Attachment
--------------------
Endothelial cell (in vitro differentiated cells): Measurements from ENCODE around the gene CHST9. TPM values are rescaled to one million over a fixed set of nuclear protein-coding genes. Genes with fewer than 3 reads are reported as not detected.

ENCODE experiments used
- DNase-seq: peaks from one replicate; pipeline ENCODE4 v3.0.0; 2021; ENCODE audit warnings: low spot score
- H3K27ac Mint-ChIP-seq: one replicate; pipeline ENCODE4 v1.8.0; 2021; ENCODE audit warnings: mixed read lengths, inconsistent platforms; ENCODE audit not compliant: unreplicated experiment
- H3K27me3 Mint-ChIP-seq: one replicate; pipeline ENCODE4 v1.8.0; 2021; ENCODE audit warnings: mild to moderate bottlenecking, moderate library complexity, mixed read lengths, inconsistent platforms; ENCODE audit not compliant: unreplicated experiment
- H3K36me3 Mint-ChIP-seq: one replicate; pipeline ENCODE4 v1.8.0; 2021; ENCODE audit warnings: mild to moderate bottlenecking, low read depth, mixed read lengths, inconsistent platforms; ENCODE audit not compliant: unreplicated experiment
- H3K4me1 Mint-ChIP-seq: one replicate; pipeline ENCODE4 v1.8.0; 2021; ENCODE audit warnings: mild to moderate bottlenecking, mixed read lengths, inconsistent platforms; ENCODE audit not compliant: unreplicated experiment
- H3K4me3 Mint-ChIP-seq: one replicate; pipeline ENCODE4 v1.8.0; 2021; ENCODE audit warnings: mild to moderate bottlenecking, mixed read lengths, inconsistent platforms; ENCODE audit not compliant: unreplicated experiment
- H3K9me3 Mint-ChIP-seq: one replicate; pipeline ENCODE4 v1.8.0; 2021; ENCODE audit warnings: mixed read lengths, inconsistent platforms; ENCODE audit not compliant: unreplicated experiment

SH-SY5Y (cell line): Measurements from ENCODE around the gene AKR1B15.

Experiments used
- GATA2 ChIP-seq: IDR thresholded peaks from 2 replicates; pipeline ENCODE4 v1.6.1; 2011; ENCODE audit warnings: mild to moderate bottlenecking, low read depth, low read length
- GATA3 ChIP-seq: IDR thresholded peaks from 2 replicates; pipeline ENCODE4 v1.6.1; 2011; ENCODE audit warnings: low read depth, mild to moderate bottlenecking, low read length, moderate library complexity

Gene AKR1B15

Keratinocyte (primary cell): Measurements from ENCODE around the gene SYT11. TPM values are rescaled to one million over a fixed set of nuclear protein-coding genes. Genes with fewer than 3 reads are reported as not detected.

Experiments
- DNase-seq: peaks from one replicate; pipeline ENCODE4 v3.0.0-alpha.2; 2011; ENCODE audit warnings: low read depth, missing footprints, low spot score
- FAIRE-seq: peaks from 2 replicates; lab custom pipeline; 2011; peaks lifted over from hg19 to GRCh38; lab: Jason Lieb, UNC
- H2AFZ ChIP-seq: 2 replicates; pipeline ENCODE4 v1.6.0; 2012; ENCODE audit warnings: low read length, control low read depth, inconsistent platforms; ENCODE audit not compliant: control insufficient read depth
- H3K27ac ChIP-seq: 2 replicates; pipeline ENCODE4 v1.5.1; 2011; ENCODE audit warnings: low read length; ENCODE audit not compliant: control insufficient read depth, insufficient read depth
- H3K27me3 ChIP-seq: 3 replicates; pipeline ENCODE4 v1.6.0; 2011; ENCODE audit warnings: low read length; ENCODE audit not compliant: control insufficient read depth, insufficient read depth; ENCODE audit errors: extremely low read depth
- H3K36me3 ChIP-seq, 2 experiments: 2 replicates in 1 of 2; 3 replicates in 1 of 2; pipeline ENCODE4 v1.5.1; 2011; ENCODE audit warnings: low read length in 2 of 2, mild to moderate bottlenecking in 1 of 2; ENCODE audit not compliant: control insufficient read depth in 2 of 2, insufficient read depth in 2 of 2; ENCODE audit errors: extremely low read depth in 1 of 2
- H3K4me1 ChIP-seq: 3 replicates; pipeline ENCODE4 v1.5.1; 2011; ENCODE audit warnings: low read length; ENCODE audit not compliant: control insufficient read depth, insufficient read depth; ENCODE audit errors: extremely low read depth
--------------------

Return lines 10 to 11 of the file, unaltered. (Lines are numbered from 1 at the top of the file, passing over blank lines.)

SH-SY5Y (cell line): Measurements from ENCODE around the gene AKR1B15.

Experiments used